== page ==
President John F. Kennedy

A typed letter from President John F. Kennedy to Henry Luce, in which the President admits fault for the failed April 1961 Bay of Pigs invasion.

Dear Mr. Luce, Thank you for your letter of September 2nd in regard to Mr. Murphy’s article.

The memorandum which I gave to John Steele was prepared by General [Maxwell] Taylor. You will recall that I asked General Taylor to come to Washington to make an investigation of the failure of the Cuban invasion. As an experienced military officer of judgment and integrity I felt that he could give me a report which would be advantageous for the future. In addition, the report would be unbiased in that he was not involved in the decisions leading up to the event, and therefore his findings would be impartial.

As I believe this matter is extremely important, I believe it would be helpful if General Taylor came to New York to give you the same report on the reasons for the failure that he gave to those of us who were responsible for it. Though the fact of the briefing should be held confidential I would be glad if Mr. Murphy and any other members of your staff were present.

I have accepted responsibility from the beginning for the failure of the invasion as, of course, the responsibility is mine. I do believe, however, that there is a public interest in having the facts put forward as precisely as possible. There are serious errors of fact in this article which seem to me incomprehensible for a skilled reporter.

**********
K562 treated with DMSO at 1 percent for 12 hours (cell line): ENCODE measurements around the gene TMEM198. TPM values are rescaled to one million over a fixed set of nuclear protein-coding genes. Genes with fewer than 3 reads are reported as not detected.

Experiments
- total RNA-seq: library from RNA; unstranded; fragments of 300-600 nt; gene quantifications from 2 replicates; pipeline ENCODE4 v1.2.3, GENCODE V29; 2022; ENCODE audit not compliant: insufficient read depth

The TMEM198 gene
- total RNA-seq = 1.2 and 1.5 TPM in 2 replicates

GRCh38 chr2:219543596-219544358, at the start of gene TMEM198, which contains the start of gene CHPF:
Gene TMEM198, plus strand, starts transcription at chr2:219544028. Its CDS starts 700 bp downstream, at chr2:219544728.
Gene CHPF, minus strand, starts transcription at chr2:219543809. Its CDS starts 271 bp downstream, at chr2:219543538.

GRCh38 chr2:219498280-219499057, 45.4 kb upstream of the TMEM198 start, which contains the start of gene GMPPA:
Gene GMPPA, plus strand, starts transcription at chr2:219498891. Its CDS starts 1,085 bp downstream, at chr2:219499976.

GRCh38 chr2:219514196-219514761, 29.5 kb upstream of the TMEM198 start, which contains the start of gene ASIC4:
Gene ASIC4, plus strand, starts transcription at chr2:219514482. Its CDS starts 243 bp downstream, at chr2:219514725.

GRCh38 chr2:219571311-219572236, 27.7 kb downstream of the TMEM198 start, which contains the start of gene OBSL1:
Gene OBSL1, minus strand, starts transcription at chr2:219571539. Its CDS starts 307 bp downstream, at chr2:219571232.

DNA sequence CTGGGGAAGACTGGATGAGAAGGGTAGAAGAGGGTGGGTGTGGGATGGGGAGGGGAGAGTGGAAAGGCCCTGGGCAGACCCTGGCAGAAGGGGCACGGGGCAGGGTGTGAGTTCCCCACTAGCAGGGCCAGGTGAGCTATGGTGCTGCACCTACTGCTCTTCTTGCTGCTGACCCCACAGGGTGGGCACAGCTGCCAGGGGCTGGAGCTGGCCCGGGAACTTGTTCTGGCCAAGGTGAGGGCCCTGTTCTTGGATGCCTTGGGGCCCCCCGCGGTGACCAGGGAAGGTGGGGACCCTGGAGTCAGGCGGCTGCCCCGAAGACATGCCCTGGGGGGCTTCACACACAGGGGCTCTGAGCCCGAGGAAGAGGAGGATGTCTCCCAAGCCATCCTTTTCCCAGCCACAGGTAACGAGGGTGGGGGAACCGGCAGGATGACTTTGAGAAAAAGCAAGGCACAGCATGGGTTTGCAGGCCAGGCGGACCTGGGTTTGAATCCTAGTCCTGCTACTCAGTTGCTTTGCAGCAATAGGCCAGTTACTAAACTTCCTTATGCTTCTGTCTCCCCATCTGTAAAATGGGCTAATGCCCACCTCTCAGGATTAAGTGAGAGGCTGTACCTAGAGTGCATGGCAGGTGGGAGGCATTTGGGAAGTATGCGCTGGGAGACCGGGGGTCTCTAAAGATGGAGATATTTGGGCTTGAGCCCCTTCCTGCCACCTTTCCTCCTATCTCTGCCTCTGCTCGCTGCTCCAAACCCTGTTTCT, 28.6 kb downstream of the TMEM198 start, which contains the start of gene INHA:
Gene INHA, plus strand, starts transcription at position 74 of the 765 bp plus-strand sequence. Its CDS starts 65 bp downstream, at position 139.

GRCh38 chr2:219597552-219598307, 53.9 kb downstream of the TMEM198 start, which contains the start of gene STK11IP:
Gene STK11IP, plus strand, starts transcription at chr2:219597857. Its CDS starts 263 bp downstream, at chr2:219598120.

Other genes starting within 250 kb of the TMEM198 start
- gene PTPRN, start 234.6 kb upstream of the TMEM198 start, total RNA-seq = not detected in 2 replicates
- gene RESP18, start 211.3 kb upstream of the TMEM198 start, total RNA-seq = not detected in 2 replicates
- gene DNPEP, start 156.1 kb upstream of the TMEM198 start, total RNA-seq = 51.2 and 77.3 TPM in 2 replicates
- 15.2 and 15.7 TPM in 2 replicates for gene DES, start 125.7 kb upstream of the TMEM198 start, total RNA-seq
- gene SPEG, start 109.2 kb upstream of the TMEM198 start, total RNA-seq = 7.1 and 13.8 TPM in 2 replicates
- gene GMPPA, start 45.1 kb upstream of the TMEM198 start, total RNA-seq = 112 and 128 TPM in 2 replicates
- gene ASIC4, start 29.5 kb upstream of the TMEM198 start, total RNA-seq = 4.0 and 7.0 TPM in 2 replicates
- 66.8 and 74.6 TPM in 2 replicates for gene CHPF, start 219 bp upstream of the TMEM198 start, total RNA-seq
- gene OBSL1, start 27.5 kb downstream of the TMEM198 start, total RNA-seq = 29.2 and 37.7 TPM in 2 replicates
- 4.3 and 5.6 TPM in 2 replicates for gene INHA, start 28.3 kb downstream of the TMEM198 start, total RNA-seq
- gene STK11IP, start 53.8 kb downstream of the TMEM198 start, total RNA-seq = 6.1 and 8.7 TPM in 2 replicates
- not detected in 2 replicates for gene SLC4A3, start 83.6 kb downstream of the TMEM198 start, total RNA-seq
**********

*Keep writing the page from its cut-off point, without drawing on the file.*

Senator Joseph McCarthy

A typed letter from Senator Joseph McCarthy threatening Time Inc. founder Henry Luce over an article he called a "smear attack...upon me."

Some time ago I wrote you calling your attention to some deliberate falsifications in a very lengthy smear attack which Time Magazine made upon me. In that letter I pointed out that I fully realized you personally could not scrutinize every story run by Time, Life and Fortune, and that, therefore, you may not have been aware of the charges and deliberate false statements carried by Time.

I felt that if the matter was brought to your attention, your feeling of responsibility to your profession and to your subscribers would cause you to have Time Magazine correct the many false statements made in the story. For that reason, I sent you copies of your own files to show that your staff, who prepared the story, deliberately and with full knowledge of the true facts, misrepresented the case. As you will recall, I offered to sit down with you and point out the vast number of misstatements.

In view of the fact that many weeks have passed and Time Magazine has not corrected a single one of the false statements in this story, and you have not accepted my offer to point out and document fully the many misstatements in the article, the question arises as to whether you personally have seen my correspondence. For that reason, I am sending a copy of it to you, together with a copy of your own files, which will give you some idea of the viciousness of the smear attack which Time Magazine made in its attempts to hamper my efforts to get rid of Communists in high positions in our Government.

... I am preparing material on Time Magazine to furnish to all of your advertisers so they may be fully aware of the type of publication they are supporting... I feel that I would be derelict in my duty as an United States Senator, who has been elected by the American people, if I failed to expose every cancerous growth which is endangering the health of this country. I am sure you will agree that the policy of Time Magazine to throw pebbles at Communism generally but then to parallel the Daily Worker’s smear attack upon individuals who start to dig out the dangerous secret Communists, is rendering almost unlimited service to the Communist cause and undermining America... you have left me no choice in this matter.